This post has been a long time coming, and thanks to a lack of time right now will not follow the previous format. Hopefully I can get it together and start posting again, as I have been remiss.
The last time I posted a review (back in February?!?) I was in the middle of the book ‘In Search of Captain Zero’, which if you dig wonderfully written prose about surfing, is a must read, I found the story arc running through those descriptions to be anti-climactic, but I’d go as far as to say that if that if surfing interests you, it’d be worth picking up.
Around the time I was reading that book I underwent a serious life change, that being I left my job of 24 years to be a stay at home Dad for my two sons. I won’t go into too much detail, but my wife and I decided that for the sake of the kids, and for the continued sanity of the entire family, this would be the way to go.
This change disrupted my reading for quite some time as I became acclimated to the new routine. It was sometime in the spring that I was in the book store when I happened upon a display of various post-apocalyptic novels, many of which (including ‘Alas Babylon’ and ‘Earth Abides’) I had already read. One series, written by S.M. Stirling caught my eye, but thanks to the numbskulls at his publishing company, it wasn’t readily apparent which book was the first in the series, so I made a note, picked up something else (the excellent ‘World War Z’ by Max Brooks), went home and did a little research.
Good thing, too, because Stirling is a prolific author with several series to his name, including two related series that included the book I was looking for.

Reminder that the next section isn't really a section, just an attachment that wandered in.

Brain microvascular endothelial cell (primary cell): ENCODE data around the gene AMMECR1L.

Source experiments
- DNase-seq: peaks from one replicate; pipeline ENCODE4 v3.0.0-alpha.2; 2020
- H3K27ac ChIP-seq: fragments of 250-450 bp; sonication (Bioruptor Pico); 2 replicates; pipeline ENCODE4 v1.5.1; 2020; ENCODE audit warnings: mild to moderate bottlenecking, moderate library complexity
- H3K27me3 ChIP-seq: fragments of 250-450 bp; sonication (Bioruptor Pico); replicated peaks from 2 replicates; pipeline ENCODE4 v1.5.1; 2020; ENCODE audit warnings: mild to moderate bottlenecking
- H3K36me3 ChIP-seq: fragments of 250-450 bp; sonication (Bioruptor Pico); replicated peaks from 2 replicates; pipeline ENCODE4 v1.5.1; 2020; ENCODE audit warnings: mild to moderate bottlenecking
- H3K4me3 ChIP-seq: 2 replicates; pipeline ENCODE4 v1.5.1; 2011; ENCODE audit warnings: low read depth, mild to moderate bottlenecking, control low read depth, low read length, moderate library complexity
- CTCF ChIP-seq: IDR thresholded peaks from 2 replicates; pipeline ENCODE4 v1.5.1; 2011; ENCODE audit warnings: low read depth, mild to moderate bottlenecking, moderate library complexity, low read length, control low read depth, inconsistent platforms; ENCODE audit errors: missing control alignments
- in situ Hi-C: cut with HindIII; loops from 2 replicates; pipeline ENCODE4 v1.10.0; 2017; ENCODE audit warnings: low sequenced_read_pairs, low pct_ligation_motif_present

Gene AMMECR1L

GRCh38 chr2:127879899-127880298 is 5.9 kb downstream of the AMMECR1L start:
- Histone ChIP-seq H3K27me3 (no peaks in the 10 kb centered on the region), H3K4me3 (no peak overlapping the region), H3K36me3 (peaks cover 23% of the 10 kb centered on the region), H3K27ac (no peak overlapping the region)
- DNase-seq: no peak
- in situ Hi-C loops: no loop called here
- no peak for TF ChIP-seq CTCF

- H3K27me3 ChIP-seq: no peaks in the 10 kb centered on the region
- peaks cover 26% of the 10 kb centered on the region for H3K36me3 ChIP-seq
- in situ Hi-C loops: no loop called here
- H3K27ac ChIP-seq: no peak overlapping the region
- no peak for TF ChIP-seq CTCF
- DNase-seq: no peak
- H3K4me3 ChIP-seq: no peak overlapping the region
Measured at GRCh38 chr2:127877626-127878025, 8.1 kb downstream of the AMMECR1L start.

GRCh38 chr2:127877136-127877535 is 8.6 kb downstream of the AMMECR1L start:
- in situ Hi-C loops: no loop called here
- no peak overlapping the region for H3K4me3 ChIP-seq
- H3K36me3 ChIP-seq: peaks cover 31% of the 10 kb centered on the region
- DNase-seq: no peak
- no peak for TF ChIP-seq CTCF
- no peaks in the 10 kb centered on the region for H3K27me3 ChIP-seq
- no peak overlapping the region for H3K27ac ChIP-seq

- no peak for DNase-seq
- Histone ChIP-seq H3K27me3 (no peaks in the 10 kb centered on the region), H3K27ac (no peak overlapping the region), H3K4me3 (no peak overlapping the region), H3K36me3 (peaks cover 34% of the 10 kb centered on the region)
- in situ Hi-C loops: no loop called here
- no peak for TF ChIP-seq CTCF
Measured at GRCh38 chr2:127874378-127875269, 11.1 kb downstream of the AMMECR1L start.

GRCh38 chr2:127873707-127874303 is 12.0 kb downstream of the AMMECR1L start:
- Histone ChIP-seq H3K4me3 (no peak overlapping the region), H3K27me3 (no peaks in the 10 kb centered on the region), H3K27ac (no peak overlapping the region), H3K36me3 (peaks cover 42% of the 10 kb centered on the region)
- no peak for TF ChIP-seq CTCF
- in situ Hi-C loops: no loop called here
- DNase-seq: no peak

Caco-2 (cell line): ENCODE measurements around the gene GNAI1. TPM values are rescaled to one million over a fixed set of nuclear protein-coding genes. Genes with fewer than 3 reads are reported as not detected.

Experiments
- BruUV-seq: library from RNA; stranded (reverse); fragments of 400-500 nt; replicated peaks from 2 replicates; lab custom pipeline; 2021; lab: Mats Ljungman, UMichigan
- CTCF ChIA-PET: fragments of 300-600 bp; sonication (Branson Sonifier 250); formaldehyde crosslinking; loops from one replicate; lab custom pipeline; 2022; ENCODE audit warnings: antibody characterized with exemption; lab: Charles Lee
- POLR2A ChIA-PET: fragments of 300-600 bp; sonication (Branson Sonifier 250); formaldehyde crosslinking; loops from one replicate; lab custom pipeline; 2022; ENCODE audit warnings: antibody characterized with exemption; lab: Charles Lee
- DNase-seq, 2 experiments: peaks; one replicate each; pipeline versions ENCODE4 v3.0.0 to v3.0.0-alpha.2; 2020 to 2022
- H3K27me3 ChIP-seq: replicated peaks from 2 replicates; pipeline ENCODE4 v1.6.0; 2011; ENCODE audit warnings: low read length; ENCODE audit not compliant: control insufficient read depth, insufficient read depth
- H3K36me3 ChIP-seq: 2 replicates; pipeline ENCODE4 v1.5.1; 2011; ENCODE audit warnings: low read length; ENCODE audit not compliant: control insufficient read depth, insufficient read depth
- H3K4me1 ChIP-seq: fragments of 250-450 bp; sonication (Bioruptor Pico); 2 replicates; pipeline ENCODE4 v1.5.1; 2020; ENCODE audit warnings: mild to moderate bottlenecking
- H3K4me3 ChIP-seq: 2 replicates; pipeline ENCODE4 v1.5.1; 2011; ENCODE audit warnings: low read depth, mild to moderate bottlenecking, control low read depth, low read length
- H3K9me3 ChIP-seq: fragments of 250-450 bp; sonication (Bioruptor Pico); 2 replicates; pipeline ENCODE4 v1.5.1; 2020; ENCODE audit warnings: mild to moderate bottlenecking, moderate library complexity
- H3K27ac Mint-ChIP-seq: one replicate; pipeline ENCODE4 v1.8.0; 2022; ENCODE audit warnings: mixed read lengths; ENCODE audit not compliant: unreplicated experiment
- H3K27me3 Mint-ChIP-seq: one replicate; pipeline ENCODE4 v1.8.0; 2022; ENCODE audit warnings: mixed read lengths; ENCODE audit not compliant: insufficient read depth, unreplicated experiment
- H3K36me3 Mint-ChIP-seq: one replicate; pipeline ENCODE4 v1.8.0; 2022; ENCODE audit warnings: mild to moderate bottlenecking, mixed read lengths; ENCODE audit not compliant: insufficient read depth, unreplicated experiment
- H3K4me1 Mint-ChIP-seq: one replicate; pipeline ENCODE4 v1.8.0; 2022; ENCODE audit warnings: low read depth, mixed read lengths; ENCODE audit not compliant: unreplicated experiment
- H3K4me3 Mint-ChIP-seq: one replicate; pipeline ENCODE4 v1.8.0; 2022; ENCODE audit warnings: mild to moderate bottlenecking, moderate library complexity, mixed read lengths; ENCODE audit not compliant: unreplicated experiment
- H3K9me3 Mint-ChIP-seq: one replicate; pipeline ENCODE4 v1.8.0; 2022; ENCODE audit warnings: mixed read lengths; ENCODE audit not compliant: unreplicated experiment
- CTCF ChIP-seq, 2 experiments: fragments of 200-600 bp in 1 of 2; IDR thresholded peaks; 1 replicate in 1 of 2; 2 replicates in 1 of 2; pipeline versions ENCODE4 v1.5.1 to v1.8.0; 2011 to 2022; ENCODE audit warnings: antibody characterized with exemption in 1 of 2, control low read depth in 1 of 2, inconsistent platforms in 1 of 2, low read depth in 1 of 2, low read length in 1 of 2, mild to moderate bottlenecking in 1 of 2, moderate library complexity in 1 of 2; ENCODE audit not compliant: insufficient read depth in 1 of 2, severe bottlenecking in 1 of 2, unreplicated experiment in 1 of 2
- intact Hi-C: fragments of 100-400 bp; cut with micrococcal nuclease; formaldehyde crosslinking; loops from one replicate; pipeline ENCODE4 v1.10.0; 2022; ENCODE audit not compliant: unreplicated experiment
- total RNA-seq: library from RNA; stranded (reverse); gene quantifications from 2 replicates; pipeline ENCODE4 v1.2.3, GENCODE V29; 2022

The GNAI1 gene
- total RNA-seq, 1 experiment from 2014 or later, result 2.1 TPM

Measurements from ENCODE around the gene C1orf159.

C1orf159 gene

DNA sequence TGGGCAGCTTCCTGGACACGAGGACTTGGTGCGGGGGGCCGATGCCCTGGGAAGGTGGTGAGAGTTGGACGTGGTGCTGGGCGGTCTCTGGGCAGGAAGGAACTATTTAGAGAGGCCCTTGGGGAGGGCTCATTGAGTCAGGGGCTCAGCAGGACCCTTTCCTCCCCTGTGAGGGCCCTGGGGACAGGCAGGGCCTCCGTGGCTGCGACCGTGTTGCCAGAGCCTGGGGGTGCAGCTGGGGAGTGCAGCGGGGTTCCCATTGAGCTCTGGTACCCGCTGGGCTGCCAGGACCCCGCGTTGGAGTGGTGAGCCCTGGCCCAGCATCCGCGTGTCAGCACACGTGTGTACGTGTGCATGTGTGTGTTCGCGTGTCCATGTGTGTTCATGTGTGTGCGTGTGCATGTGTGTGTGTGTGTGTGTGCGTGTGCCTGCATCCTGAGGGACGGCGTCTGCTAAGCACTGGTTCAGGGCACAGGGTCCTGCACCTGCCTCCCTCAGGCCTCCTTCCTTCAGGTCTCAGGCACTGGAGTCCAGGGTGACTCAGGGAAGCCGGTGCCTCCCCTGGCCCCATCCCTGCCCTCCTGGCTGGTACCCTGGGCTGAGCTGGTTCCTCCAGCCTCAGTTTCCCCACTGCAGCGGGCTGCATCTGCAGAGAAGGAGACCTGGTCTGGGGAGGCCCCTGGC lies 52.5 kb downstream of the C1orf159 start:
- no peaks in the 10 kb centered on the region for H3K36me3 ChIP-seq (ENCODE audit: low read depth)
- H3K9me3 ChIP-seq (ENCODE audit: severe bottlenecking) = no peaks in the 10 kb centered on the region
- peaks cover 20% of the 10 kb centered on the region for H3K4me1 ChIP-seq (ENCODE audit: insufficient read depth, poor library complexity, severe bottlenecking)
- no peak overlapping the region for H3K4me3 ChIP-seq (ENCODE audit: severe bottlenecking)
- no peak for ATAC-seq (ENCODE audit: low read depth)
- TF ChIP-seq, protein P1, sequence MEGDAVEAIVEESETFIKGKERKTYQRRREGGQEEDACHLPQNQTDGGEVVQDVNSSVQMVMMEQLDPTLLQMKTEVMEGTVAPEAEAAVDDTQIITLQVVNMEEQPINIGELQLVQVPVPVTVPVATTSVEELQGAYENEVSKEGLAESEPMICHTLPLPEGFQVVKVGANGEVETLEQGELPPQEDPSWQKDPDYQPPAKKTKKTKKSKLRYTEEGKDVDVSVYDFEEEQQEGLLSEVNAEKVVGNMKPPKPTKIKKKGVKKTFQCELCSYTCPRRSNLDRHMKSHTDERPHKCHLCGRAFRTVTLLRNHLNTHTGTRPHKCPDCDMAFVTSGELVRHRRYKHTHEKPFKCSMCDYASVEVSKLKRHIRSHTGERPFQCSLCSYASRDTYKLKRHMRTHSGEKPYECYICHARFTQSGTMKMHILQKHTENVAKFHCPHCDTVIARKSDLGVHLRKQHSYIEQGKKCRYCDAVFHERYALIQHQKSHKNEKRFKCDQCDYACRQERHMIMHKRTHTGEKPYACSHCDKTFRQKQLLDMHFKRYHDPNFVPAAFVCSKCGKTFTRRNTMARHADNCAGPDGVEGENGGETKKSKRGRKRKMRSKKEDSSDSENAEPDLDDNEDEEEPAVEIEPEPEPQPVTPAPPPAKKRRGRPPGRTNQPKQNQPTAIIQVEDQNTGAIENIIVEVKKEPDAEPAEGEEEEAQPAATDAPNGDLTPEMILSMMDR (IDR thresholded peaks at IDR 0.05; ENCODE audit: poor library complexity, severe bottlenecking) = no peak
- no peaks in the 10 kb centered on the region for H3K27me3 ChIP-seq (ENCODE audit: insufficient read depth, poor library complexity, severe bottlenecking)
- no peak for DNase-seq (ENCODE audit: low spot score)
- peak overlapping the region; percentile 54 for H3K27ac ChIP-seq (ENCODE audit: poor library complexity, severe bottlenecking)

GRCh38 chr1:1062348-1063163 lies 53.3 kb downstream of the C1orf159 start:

That series (known as the Emberverse) starting with ‘Dies the Fire’ has to do with a world beset by a mysterious, apocalyptic “change” that renders all electricity, internal combustion engines and explosives useless. It starts in the late 90s and progresses more than a decade over the course of the first three novels (numbers two and three are ‘The Protectors War’ and ‘Meeting at Corvallis’).
Stirling’s books drew me in right away. He has a real talent for plotting, creating compelling characters and researching the hell out of just about every topic covered in the novels.
I’ve read complaints about one of the major characters/settings in these books, but they didn’t bother me as much as the fact that if these books have a fault it’s an excess of “medieval battle porn”, i.e. constant, deeply detailed descriptions of arms and armor that got to be a little repetitive after a while.
That said, if you have an interest in good stories in the post-apocalyptic subgenre, I would recommend the first three novels in the Emberverse series. I read straight through all three (more than 1500 pages) and decided to take a break and read some other stuff before moving on to the next two (more are planned) which take up two decades after the end of ‘Meeting at Corvallis’.
After finishing those books I rambled and meandered through bits of non-fiction, magazines etc, before starting Cormac McCarthy’s ‘Blood Meridian’. I only got about two-thirds of the way into it when I decided that it was too dark and depressing, but vowed to pick it up and finish it soon.
Right now I’m reading the autobiography of comedian Tom Davis (of Franken and Davis) which was a fathers day gift. I’m enjoying it so far and will report back as soon as I’m finished.
Next up – 39 Years of Short Term Memory Loss